Crippled Fukushima Daiichi nuclear plant needs international help
Japan has a history of struggling to face up to the past. So, whether it has the crisis at the stricken nuclear plant at Fukushima under control, as it claims, has to be of concern. A disaster like none before could occur if clean-up, stabilisation and decommissioning operations are not handled properly. The series of failures, mistakes and untruths since the earthquake and tsunami caused a meltdown on March 11, 2011, prove the government and operator, Tokyo Electric Power Co., are ill-equipped to deal with the challenges. The threat is global and a global response is urgently needed.
Prime Minister Shinzo Abe has sent mixed signals, alternatively contending that safety is not a problem and suggesting help is needed to deal with radioactive water leaking into the Pacific Ocean. But this is no matter to be vague about. Hiding the true nature of the problem could prove catastrophic for the region and world. The leaks, dangerous to sea life and fisheries if unchecked, are only one of three challenges. The meltdown of three of the plant's six reactors has left the precise location of the melted cores unknown, while 1,533 of the 11,000 spent fuel rods that have to be removed are in a cooling pool in a building that risks collapse should another large quake hit. Highlighting the danger, workers were evacuated last Saturday after a small offshore quake prompted a tsunami alert.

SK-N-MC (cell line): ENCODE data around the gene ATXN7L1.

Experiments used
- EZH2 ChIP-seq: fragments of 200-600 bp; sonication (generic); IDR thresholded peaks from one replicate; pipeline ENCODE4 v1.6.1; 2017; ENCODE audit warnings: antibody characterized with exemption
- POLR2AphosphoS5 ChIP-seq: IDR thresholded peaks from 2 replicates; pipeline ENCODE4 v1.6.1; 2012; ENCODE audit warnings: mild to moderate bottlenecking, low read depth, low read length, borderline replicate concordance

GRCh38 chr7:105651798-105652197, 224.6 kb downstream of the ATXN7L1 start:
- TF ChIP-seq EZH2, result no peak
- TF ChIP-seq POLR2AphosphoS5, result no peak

The Fukushima Daiichi plant was ordered shut down by Abe only last month. The operator acknowledged year-old claims by scientists of leaks of radioactive water from storage tanks. Official inquiries found negligence and a series of errors, while there had also been deficiencies in the response to the disaster by the company, regulators and the government.
These are not matters to be taken lightly - the world has not seen a nuclear disaster as severe since the worst-ever, at Chernobyl in the Ukraine, in 1986. The government has pledged US$470 million to tackle the leaks with unconventional and untried methods. The decommissioning process could take at least 40 years. Removing the spent rods will be difficult given the uncertainties. If any come into contact with each other or are exposed to air, gases with high levels of radiation will be released or, worse, there could be a catastrophic explosion.
There is a lack of trust in Japanese efforts to deal with the crisis. A call to the UN by 16 nuclear experts in an open letter should be heeded. Responsibility for the Fukushima site should be transferred to a worldwide engineering group overseen by independent nuclear scientists and a civil society panel.